In the locations tab, you can filter by ping and see every server in each of the 50 countries that IPVanish supports, as well as favourite specific servers. IPVanish also has a pretty neat on demand feature, which secures your connection whenever an untrusted network is detected. It’s fully customisable in the app, so you can specify when on-demand activates. If you want it to turn on whenever you’re using your cellular network, turn off when you’re using your home wifi or activate when using a specific domain, you can do that. It’s really granular, which you don’t see very often on VPN apps for the iPhone.
You can switch between three different protocols – WireGuard, IKEv2 and IPSec. There’s no kill switch on the iOS app unfortunately, though it is available on macOS, Android and Windows. We liked that you could start a live chat with support directly inside the app if you were having any technical issues.
While there isn’t actually a lot to do in the app itself, especially when compared to the likes of NordVPN and Surfshark, it was reliable and somewhat fast, plus we were able to unblock all the major streaming services, including US Netflix, HBO Max, Hulu and Disney+. We did get better speeds on ExpressVPN and NordVPN, but browsing and streaming was never too egregiously slow.
Read our full IPVanish review
Best: Free iPhone VPN
- Number of servers: More than 600
- Number of server locations: 110 in 63 countries (free users limited to 10)
- Number of devices supported: Unlimited
- Pros: Free 10GB per month, fun UI, unblocks BBC iPlayer, HBO Max, Hulu and Disney+
- Cons: Not the fastest VPN in the world, based out of Canada, no independent audits completed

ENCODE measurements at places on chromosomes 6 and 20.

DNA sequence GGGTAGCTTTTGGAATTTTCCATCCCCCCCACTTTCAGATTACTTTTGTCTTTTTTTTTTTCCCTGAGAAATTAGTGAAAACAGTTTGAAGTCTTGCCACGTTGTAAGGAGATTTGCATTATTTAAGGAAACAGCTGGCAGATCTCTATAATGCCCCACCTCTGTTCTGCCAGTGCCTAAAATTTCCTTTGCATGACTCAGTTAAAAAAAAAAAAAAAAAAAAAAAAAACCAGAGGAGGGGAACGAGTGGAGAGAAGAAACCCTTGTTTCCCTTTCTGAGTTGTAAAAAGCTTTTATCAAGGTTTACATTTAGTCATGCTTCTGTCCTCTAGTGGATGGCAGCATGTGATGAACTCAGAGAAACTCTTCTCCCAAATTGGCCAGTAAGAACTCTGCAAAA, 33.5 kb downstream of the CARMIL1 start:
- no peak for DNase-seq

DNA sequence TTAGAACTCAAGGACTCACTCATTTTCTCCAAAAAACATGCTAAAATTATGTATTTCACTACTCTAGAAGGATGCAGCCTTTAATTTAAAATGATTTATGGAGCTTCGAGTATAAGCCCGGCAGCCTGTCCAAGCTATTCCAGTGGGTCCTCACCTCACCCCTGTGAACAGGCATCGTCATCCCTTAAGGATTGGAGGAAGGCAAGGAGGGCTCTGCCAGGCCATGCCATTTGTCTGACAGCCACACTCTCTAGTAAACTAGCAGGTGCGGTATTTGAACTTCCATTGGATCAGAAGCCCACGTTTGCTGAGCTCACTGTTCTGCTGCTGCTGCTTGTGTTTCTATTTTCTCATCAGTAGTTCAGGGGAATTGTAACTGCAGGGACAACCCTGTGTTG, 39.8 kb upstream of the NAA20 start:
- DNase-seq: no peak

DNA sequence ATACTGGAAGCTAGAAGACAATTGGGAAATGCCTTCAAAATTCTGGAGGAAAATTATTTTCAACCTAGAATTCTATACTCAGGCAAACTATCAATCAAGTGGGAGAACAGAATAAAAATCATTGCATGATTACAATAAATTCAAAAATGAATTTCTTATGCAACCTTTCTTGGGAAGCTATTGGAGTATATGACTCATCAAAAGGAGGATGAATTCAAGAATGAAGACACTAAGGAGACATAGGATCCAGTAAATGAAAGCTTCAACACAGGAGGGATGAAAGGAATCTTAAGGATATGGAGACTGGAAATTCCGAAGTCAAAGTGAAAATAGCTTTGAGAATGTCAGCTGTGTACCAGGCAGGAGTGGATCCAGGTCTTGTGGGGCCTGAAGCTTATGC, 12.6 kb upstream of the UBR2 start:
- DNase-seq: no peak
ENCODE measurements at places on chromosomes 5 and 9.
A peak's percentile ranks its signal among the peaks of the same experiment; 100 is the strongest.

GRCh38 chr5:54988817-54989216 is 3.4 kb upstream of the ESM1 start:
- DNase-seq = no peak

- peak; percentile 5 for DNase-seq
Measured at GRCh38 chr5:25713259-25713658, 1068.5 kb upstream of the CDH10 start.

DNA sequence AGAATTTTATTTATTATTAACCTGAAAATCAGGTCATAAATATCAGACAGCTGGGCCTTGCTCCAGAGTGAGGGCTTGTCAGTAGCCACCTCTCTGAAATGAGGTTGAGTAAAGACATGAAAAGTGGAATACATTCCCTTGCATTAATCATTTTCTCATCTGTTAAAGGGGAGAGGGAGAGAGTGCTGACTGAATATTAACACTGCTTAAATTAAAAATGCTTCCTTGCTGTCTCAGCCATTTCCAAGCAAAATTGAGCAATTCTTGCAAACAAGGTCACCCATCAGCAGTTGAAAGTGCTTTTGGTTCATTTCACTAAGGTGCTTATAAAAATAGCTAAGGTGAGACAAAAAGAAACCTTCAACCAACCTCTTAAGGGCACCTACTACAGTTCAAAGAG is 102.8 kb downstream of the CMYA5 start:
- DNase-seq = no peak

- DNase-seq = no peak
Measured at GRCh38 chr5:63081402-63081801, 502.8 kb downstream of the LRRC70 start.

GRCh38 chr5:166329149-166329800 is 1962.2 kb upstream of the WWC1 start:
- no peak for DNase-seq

If you’re after a free VPN for your iPhone, Windscribe is a good option. Having launched in 2016, Windscribe isn’t the most well-known free VPN provider, but it is one of the better ones in our experience. Windscribe, which is based out of Canada (something that users might raise an eyebrow at) offers users a free 10GB of data per month. You can sign up without an email, almost unheard of when it comes to VPN providers – especially free ones that want to profit off your data – but you’ll be capped at 2GB of data per month, which is still considerable. Other free VPN providers give more data per month, but you’ll be hard pressed to find any that actually unblock any streaming services.
It’s also the only VPN with an actual sense of humour – there are funny names for the servers, such as “custard and biscuits” for the London servers, making it easy to fall in love with, even if the UI is a little messy and disorganised. You can swap between protocols on the free version, including IKEv2, WireGuard, OpenVPN (UTP) and OpenVPN (TCP), as well as access the on-demand feature, but you’re limited to 10 countries – the US, Canada, France, Germany, the Netherlands, Norway, Romania. Switzerland, the UK and Hong Kong with the free version.